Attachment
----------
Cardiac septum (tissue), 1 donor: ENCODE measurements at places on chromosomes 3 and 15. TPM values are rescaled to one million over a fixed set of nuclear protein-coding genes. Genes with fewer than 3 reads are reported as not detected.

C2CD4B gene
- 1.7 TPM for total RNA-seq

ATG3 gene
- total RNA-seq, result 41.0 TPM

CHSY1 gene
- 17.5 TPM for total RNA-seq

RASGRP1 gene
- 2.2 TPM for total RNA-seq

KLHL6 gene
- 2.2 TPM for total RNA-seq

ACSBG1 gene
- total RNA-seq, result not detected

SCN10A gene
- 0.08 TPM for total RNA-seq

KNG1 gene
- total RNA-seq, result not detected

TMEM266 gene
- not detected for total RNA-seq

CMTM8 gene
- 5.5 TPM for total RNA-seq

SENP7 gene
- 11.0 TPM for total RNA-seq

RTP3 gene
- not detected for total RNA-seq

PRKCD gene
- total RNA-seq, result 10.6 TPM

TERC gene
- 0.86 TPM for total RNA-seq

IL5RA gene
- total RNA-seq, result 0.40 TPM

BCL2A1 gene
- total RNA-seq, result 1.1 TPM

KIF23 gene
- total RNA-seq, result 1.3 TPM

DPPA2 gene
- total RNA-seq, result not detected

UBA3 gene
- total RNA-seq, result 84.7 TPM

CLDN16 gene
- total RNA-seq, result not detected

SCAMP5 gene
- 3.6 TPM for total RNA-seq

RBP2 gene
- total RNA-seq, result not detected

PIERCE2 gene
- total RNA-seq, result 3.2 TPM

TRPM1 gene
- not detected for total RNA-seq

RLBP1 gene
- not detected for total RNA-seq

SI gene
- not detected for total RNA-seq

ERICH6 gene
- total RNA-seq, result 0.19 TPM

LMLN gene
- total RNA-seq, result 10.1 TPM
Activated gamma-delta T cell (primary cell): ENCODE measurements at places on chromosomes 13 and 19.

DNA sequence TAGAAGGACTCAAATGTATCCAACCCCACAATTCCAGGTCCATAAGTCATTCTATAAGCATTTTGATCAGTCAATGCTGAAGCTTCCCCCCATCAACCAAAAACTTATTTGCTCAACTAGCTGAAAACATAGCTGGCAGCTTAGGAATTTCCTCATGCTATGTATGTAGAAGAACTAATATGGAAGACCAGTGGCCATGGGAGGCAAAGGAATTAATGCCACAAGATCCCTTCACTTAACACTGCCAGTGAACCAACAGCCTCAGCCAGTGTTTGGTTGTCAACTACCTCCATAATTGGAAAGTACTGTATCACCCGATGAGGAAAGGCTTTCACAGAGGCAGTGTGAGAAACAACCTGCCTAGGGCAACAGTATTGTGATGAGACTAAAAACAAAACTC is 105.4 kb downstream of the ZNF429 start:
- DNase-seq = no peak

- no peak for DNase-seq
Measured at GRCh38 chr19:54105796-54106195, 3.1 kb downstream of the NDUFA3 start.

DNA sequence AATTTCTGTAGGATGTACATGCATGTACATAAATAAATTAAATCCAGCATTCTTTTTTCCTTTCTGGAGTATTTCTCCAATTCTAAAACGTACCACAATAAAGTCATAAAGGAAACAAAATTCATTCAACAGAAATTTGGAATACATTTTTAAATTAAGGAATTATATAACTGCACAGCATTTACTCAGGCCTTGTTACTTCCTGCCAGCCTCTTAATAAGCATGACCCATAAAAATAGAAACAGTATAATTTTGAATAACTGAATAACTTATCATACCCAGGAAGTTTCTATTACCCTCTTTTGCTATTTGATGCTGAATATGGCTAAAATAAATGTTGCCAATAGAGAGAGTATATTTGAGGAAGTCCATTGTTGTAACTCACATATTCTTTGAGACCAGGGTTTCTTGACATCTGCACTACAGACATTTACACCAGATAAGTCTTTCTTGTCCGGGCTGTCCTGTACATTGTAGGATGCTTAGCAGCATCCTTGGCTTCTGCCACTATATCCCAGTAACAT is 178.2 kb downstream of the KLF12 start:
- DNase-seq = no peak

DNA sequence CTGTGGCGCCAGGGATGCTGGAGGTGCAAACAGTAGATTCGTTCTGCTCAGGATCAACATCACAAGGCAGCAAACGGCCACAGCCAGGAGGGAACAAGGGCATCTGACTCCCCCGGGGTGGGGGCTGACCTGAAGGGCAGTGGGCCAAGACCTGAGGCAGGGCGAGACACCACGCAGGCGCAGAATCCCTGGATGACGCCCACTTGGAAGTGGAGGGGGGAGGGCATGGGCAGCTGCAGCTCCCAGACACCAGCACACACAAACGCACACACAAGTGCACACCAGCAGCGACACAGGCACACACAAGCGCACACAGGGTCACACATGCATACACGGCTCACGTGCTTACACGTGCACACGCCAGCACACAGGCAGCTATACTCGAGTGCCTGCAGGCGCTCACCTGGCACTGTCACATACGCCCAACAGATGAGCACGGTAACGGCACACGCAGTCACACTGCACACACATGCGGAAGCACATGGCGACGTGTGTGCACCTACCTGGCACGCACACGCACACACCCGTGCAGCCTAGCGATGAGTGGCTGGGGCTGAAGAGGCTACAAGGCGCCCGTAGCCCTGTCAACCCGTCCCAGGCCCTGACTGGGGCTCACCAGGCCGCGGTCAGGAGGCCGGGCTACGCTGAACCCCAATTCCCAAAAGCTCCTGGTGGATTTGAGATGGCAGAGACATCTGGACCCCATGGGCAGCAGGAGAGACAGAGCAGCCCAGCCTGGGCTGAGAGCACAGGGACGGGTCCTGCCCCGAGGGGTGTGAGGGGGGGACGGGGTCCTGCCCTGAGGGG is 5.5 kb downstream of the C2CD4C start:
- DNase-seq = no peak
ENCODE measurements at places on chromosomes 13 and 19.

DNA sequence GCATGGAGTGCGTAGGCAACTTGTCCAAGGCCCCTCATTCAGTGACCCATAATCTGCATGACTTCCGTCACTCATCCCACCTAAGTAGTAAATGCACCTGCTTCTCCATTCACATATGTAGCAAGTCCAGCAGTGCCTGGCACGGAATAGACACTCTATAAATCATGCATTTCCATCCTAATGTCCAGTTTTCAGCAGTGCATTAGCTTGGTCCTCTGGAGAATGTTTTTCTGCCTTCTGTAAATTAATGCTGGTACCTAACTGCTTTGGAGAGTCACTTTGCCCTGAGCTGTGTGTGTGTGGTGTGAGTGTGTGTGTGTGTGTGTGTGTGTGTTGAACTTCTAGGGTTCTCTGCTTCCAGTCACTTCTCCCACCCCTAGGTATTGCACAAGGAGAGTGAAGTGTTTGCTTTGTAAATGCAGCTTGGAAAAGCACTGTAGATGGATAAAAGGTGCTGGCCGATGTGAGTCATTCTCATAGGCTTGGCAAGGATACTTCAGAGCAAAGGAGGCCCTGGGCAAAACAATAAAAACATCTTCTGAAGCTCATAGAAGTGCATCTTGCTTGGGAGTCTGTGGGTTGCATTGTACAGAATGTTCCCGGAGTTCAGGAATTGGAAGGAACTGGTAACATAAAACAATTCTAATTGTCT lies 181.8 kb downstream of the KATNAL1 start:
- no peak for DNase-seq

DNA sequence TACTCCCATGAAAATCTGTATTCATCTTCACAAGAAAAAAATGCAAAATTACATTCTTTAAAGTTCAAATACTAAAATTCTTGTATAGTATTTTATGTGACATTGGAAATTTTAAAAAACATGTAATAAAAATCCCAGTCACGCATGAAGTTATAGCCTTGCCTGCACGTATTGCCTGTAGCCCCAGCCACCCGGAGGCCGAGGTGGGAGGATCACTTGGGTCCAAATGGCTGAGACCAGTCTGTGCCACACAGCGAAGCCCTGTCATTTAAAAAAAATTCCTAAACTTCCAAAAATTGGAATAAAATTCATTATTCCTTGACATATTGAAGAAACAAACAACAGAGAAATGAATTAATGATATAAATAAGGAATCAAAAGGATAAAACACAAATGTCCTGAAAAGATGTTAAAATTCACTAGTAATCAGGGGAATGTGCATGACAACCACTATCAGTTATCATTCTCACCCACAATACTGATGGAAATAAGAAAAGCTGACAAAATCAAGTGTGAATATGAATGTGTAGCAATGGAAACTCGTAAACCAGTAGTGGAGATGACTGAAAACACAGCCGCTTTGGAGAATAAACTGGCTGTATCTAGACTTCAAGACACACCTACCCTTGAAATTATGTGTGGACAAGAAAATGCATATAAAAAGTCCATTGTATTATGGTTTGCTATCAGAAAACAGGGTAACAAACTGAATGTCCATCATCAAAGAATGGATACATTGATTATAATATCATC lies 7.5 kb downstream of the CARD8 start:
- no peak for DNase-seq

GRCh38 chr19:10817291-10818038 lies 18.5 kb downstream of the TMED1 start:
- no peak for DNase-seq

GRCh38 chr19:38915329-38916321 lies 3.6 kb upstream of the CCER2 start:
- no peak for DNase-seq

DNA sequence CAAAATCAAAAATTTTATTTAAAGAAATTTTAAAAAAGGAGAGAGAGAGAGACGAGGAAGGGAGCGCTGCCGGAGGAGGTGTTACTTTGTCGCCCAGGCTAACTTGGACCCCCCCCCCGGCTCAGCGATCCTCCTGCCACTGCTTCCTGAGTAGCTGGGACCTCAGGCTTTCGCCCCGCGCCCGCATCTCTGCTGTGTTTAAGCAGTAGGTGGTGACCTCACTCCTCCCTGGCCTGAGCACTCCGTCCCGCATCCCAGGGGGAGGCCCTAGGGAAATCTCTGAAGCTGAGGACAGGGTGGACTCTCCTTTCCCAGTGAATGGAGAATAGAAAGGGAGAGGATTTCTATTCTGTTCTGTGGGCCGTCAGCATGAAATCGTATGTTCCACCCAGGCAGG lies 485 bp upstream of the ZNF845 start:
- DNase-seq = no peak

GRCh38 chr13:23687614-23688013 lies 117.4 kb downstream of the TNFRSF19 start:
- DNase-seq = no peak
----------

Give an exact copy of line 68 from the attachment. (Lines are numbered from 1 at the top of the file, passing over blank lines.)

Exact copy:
DNA sequence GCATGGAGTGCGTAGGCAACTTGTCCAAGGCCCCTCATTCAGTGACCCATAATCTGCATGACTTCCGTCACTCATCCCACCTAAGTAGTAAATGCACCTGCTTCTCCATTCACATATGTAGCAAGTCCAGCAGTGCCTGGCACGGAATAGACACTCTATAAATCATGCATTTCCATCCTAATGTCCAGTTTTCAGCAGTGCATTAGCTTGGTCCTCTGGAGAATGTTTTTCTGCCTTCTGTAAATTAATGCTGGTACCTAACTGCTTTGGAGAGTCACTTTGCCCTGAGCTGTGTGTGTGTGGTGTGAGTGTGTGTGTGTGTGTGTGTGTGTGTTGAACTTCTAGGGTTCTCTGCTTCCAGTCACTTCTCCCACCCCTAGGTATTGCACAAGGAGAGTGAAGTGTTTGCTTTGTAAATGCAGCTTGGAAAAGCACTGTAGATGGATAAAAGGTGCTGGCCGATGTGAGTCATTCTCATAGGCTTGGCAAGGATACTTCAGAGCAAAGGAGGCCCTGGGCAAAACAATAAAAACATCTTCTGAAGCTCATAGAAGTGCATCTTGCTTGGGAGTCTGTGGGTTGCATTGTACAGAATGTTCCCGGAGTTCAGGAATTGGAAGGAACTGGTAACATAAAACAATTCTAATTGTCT lies 181.8 kb downstream of the KATNAL1 start: